[R-G] Pro-Aristide gang threatens political killings
mstainsby at resist.ca
Tue Oct 5 15:58:56 MDT 2004
Pro-Aristide gang threatens political killings
Port-au-Prince Machete-wielding supporters of ousted president
Jean-Bertrand Aristide are turning their wrath on Haiti's demoralized
police force, beheading some of their victims in a campaign imitative of
the insurgency in Iraq.
Seven of at least 18 people killed in the turmoil in Port-au-Prince have
been police officers, judicial police chief Michael Lucius said Monday. He
said an eighth officer remains in hospital with a gunshot wound to the
Three of the slain policemen were decapitated after being shot during
clashes with pro-Aristide demonstrators last week.
Interim Prime Minister Gérard Latortue, who is leading a U.S.-backed
transitional government installed after Mr. Aristide's ouster in February,
has said the police killings were part of an offensive by pro-Aristide
gangs dubbed Operation Baghdad.
Deadly clashes continued Monday between street gangs in Cité Soleil, a
Port-au-Prince shantytown teeming with Aristide supporters where police
shot and killed two gang leaders last week.
I don't know how many or who was killed, but people were killed, Cité
Soleil Mayor Corneille Jean-Jorel said by telephone from the seaside slum.
The violence in Port-au-Prince, in southern Haiti, has coincided with the
chaotic aftermath of tropical storm Jeanne in the northwest.
As rescuers recovered more bodies from the devastating floods and
mudslides around Gonaïves, the official toll rose Monday to 1,870, with
another 884 people reported missing and most presumed dead.
The Norwegian Red Cross is sending a 100-bed field hospital and an expert
team to Gonaïves on Tuesday to help storm victims. The team also planned
to rebuild as quickly as possible a 179-bed field hospital that was set up
earlier this year but was severely damaged by Jeanne.
People are desperate. They are searching for missing family members in
the mud, and badly needed food and water, Halvor Fossum Lauritzsen of the
Norwegian Red Cross said Tuesday.
About 150 Aristide supporters used torched cars and rocks to block roads
into the downtown Port-Au-Prince slum of Bel Air on Monday, accusing
police of night-time raids. Police fired in the air in an effort to
disperse the mob as UN peacekeepers guarded the nearby National Palace.
We'll be in the streets until death or Aristide comes back, said Milo
Fenelon, 24. We won't stop. If they come in here, we're going to cut off
their heads. It's going to be just like Baghdad.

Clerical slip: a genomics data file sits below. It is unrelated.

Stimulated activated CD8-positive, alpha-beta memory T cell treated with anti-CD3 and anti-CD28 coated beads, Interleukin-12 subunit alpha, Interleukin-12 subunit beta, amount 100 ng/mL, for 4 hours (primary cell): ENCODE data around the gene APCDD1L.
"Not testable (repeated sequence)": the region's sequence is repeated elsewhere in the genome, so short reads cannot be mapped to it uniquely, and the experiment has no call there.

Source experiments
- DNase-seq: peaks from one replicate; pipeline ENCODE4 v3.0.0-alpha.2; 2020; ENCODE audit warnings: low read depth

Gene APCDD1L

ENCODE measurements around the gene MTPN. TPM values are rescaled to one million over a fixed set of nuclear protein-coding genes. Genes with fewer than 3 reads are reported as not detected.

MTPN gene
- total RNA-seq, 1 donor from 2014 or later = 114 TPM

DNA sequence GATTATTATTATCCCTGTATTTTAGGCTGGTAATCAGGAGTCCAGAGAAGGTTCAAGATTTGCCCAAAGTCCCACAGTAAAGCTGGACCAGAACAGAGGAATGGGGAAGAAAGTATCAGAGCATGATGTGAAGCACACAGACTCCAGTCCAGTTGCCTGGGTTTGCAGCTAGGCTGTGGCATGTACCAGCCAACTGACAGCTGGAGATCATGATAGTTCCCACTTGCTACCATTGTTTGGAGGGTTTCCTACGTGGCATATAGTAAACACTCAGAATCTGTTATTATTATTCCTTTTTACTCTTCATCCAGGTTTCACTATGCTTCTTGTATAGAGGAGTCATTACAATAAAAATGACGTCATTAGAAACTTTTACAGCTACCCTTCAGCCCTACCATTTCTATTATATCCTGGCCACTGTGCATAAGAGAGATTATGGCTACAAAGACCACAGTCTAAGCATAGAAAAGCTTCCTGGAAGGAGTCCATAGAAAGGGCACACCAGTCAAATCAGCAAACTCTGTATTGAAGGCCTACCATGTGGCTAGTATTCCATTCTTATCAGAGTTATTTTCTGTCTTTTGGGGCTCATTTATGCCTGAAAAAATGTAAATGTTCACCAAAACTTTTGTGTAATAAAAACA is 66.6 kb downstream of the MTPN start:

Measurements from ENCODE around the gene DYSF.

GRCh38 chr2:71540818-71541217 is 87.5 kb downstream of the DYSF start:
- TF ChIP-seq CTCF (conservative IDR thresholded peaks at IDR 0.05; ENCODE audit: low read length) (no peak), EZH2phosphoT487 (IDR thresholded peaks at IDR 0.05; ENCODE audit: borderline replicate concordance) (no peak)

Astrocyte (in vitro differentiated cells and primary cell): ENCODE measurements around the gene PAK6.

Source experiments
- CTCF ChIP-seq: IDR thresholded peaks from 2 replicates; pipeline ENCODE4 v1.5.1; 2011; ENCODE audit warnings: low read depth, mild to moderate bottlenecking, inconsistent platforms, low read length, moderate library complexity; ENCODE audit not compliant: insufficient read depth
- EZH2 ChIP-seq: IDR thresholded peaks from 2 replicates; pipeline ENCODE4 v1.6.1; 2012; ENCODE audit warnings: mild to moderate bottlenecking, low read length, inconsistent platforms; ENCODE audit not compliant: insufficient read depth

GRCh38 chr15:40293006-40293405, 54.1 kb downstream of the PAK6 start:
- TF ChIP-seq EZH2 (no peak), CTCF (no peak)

Some of the demonstrators carried machetes and rocks. At least two had
guns a rifle and a homemade shotgun. Some wore masks, others covered
their faces with T-shirts. A burning tire lit in the middle of a road sent
acrid smoke into the air.
The interim Prime Minister told reporters Sunday night that Haiti is
seeing a climate of terror resembling months leading up to Mr.
Now in exile in South Africa, Mr. Aristide has accused U.S. agents of
ousting him from the presidency on Feb. 29 amid a bloody rebellion a
charge that the U.S. government denies.
Dozens of police officers were killed by rebels including gangsters and
former soldiers from Haiti's disbanded army who torched police stations.
Hundreds of officers fled their posts, and some fled the country.
Mr. Latortue's government undertook a massive recruiting and UN-backed
training drive to rebuild the police force, but Aristide supporters
consider the new officers sellouts. Still there are only about 3,000
officers in the country of eight million.
Mr. Jean-Jorel indicated that the force remains weak and demoralized,
complaining that there were only about 20 officers stationed in Cité
Soleil, whose population he put at 600,000 people. If the police in the
area had the means, I think we could solve this problem, he said.
Mr. Aristide, who became Haiti's first freely elected president in 1990,
was chased from power by the army in 1991 and restored by U.S. troops in
1994. He then stepped down under U.S. pressure and a term limit but was
re-elected in 2000.
The violence in Port-au-Prince erupted Thursday as his Lavalas Family
party commemorated the 1991 coup with demands to end the occupation by
foreign troops referring to the U.S. Marines who arrived the day Mr.
Aristide fled and the UN peacekeepers who took over in June.
On Saturday, police arrested Haiti's Senate president and two other
politicians on suspicion of orchestrating the violence.
The politicians deny the charges. Pro-Aristide groups call the arrests
political persecution and said police and gangsters opened fire on
Aristide supporters during last week's demonstrations, killing several
people. At least one teenager was killed by police.
Some Haitians have criticized Brazilian-led UN peacekeepers for not doing
more to prevent violence. But UN officials say they are doing the best
they can with about 750 troops from the 3,000-member force deployed to the
flood-ravaged northwest. The force is less than half the 8,000 initially
promised by the United Nations.
In the contradiction lies the hope.
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